Water-based properties (Floating Homes, Houseboats, and Waterfront Properties) are still in high demand with very limited supply. There is only so much shoreline, and Houseboats and Floating Homes have been capped at their current levels. This means a mostly fixed commodity with increasing demand. There were 80 water properties sold in 2017 ranging in price from $120,000 to $8,850,000. Special Agents Realty had a total of 20 water property transactions (buying and selling) in 2017. If you are considering Water Property, either buying or selling, we are definitely experienced in this area and would love to help you.
Over-Water Short Term Rentals Prohibited
IMPORTANT NOTICE: Seattle’s new short-term rental regulations prohibit short-term rentals for over-water properties. If you own a houseboat (Floating On-Water Residence) or a Floating Home and are using it as a vacation rental, you will no longer be allowed to do this.
From CB 119082:
23.42.060 Short-term rentals
Short-term rental uses are subject to the following provisions:
A. Short-term rental uses are permitted in any structure established as a dwelling unit unless (1) the proposed use is in a dwelling unit established as a caretaker’s quarters, or (2) the proposed use is over water or otherwise prohibited by the shoreline regulations contained in Chapter 23.60A.
Registering Rental Properties In Seattle
While Short-Term Rentals are prohibited, long-term rentals (3 months or greater) are still allowed over water. If you have a rental property in Seattle, even if it is a houseboat (Floating On Water Residence), or a floating home, you must register your property and it will be inspected. For more information, please read the Rental Registration & Inspection Ordinance.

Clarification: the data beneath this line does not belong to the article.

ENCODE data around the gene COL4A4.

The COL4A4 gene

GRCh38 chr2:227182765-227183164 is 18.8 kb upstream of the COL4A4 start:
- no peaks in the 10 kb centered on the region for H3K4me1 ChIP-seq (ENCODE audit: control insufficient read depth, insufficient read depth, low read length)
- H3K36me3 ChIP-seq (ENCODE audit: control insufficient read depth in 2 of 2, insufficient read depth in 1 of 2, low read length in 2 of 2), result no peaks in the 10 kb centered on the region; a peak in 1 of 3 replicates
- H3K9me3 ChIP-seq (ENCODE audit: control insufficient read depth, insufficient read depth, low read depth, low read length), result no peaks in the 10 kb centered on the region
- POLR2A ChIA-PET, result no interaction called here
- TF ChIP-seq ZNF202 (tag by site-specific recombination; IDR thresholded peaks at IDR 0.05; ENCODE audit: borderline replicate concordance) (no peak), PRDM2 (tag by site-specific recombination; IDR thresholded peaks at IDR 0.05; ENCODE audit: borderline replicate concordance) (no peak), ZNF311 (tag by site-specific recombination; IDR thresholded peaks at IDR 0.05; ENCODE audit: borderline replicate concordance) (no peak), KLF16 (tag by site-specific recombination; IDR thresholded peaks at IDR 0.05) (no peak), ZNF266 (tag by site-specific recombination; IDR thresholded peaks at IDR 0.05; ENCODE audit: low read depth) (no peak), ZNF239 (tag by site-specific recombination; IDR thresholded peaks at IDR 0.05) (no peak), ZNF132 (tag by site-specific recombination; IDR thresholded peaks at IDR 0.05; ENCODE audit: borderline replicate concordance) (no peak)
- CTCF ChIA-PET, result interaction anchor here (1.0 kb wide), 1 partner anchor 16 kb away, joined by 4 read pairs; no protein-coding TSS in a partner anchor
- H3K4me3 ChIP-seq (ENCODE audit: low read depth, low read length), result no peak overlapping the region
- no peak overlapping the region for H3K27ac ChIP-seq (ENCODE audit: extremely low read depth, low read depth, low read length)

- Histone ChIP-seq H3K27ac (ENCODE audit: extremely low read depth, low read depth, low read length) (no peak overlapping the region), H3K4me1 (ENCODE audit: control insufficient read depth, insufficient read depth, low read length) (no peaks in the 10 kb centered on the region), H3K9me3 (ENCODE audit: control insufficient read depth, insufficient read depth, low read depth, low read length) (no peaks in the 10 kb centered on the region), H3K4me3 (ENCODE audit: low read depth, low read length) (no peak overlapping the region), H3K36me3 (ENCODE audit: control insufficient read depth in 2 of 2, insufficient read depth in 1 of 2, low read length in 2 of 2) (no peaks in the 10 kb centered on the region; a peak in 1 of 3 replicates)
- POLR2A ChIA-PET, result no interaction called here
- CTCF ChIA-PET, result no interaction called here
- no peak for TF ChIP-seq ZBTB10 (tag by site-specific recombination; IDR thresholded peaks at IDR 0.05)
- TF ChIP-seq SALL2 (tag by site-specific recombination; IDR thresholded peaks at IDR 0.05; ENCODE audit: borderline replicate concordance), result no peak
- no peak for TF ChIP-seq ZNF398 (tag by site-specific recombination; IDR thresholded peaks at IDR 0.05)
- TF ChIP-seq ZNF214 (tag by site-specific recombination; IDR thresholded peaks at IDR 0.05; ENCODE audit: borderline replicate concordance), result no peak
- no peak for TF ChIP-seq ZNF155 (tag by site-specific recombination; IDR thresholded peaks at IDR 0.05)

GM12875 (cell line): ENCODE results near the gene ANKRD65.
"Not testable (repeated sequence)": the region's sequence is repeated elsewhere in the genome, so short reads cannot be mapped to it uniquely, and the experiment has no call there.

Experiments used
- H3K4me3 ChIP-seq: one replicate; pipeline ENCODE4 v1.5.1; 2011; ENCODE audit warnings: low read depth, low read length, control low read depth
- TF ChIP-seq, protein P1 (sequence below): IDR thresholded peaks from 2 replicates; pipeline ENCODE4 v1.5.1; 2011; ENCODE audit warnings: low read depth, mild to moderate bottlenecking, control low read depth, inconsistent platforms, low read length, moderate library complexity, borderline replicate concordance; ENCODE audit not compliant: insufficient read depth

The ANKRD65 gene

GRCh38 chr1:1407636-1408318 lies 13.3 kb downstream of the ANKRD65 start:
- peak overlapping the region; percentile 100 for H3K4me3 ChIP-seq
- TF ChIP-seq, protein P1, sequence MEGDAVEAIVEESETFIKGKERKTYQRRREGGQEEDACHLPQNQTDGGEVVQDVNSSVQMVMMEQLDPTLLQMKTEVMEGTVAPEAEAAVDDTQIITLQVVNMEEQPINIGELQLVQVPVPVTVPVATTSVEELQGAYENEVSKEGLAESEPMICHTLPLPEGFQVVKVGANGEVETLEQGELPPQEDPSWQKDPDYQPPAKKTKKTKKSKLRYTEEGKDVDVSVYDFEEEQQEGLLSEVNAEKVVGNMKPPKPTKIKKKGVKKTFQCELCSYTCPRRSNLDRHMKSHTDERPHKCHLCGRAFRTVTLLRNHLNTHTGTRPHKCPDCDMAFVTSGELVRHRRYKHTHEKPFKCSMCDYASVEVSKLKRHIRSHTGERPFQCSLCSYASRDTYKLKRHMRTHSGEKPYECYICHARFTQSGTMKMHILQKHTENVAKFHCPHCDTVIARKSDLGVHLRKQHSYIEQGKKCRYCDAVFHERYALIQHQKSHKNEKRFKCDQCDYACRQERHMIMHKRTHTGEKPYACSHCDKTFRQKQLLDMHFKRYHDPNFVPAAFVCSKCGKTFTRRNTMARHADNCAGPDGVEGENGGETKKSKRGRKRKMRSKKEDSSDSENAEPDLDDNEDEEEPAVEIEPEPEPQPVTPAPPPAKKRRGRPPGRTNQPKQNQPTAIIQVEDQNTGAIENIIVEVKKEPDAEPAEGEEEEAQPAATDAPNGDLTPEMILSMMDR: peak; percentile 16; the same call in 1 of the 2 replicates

Remodeling, Renovating, Replacing, & Major Repairs
Floating On-Water Residences are subject to permitting regulations when doing Exterior Remodeling, Renovating, and Major Repairs. Floating On-Water Residences may expand up to 120 square feet, but must not increase their over-water coverage. Although expansion beyond 120 square feet is permitted, the City of Seattle is proposing strong rules for containing grey water that must be implemented with this type of expansion.
Generally, if your exterior work exceeds $6416.00 you will need to obtain a shoreline exemption permit (Fairly easy to obtain). This may include things like hull replacement, re-siding, re-fiberglassing decks, etc.
NOTE: If you are replacing your Floating On-Water Residence, you must obtain a full Shoreline Development Permit (Complex & expensive).
Some common types of projects that are typically considered exempt:
- Normal maintenance and repair of existing structures or developments, including damage by accident, fire, or natural elements
- Construction of a single-family residence and accessory structures by the owner for his/her own use, on dry land only
- Demolition of structures, not having a major impact on the shoreline character
- Any development with a value of less than $6,416.00 that does not materially interfere with normal public use of the water
For more information, please see the TIP 229.
We’ve enjoyed working with our fabulous clients and friends and hope that you find this newsletter useful. If you no longer wish to continue receiving these emails, please unsubscribe below.Thank youfrom Kevin & Linda Bagley